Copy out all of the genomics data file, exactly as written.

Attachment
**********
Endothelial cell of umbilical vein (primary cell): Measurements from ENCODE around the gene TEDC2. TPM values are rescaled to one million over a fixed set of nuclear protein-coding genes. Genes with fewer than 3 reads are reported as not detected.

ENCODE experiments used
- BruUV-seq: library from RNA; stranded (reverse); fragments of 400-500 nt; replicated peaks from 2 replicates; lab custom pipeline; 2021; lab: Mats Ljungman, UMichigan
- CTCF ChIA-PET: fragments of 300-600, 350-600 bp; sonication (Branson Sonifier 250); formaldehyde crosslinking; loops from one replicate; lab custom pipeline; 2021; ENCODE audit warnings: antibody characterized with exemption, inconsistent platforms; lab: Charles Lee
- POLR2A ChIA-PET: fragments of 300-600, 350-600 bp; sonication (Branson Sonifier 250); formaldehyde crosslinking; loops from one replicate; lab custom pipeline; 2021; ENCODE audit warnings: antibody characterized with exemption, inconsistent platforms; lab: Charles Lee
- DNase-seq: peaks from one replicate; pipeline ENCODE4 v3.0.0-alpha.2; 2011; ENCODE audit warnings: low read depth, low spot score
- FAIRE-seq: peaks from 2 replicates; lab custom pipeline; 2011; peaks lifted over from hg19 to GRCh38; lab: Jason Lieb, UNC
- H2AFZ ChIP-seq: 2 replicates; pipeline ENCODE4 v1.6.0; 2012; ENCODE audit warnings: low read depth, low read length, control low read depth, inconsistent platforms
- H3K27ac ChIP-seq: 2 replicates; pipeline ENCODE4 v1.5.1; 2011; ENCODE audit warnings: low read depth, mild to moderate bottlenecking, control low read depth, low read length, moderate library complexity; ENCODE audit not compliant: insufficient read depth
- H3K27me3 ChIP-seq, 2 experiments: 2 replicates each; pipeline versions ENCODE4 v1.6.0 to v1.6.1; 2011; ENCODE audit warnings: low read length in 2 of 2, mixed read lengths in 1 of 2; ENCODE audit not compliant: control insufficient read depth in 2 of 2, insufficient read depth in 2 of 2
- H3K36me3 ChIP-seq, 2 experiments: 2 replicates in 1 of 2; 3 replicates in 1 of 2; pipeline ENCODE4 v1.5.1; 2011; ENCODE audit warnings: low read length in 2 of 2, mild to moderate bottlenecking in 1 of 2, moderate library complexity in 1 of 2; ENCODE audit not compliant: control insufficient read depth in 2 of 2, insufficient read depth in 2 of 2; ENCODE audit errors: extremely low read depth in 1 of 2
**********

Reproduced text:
Endothelial cell of umbilical vein (primary cell): Measurements from ENCODE around the gene TEDC2. TPM values are rescaled to one million over a fixed set of nuclear protein-coding genes. Genes with fewer than 3 reads are reported as not detected.

ENCODE experiments used
- BruUV-seq: library from RNA; stranded (reverse); fragments of 400-500 nt; replicated peaks from 2 replicates; lab custom pipeline; 2021; lab: Mats Ljungman, UMichigan
- CTCF ChIA-PET: fragments of 300-600, 350-600 bp; sonication (Branson Sonifier 250); formaldehyde crosslinking; loops from one replicate; lab custom pipeline; 2021; ENCODE audit warnings: antibody characterized with exemption, inconsistent platforms; lab: Charles Lee
- POLR2A ChIA-PET: fragments of 300-600, 350-600 bp; sonication (Branson Sonifier 250); formaldehyde crosslinking; loops from one replicate; lab custom pipeline; 2021; ENCODE audit warnings: antibody characterized with exemption, inconsistent platforms; lab: Charles Lee
- DNase-seq: peaks from one replicate; pipeline ENCODE4 v3.0.0-alpha.2; 2011; ENCODE audit warnings: low read depth, low spot score
- FAIRE-seq: peaks from 2 replicates; lab custom pipeline; 2011; peaks lifted over from hg19 to GRCh38; lab: Jason Lieb, UNC
- H2AFZ ChIP-seq: 2 replicates; pipeline ENCODE4 v1.6.0; 2012; ENCODE audit warnings: low read depth, low read length, control low read depth, inconsistent platforms
- H3K27ac ChIP-seq: 2 replicates; pipeline ENCODE4 v1.5.1; 2011; ENCODE audit warnings: low read depth, mild to moderate bottlenecking, control low read depth, low read length, moderate library complexity; ENCODE audit not compliant: insufficient read depth
- H3K27me3 ChIP-seq, 2 experiments: 2 replicates each; pipeline versions ENCODE4 v1.6.0 to v1.6.1; 2011; ENCODE audit warnings: low read length in 2 of 2, mixed read lengths in 1 of 2; ENCODE audit not compliant: control insufficient read depth in 2 of 2, insufficient read depth in 2 of 2
- H3K36me3 ChIP-seq, 2 experiments: 2 replicates in 1 of 2; 3 replicates in 1 of 2; pipeline ENCODE4 v1.5.1; 2011; ENCODE audit warnings: low read length in 2 of 2, mild to moderate bottlenecking in 1 of 2, moderate library complexity in 1 of 2; ENCODE audit not compliant: control insufficient read depth in 2 of 2, insufficient read depth in 2 of 2; ENCODE audit errors: extremely low read depth in 1 of 2